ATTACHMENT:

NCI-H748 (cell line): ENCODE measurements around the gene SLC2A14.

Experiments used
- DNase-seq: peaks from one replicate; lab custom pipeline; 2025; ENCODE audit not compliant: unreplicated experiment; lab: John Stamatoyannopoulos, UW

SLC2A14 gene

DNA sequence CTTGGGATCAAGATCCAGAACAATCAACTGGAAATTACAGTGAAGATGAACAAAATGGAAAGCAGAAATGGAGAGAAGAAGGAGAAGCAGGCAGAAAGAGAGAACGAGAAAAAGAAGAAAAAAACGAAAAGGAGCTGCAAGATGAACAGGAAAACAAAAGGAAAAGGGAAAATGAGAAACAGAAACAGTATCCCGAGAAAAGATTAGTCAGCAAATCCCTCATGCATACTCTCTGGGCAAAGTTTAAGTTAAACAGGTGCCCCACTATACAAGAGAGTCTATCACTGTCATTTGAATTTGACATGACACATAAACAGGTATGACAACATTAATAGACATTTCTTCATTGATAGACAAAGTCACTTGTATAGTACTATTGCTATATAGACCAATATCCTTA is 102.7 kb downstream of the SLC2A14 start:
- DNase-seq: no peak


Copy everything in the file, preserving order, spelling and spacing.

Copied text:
NCI-H748 (cell line): ENCODE measurements around the gene SLC2A14.

Experiments used
- DNase-seq: peaks from one replicate; lab custom pipeline; 2025; ENCODE audit not compliant: unreplicated experiment; lab: John Stamatoyannopoulos, UW

SLC2A14 gene

DNA sequence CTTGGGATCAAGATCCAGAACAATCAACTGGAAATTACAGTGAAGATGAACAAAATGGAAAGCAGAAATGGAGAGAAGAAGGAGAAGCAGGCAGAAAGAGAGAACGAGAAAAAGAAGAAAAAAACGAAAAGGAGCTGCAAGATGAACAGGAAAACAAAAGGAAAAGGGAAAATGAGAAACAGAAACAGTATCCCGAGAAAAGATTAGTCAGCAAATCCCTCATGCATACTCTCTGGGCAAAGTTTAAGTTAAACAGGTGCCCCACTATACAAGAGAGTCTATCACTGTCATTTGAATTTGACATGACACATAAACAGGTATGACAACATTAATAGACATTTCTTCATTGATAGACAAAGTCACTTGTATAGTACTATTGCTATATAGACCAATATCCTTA is 102.7 kb downstream of the SLC2A14 start:
- DNase-seq: no peak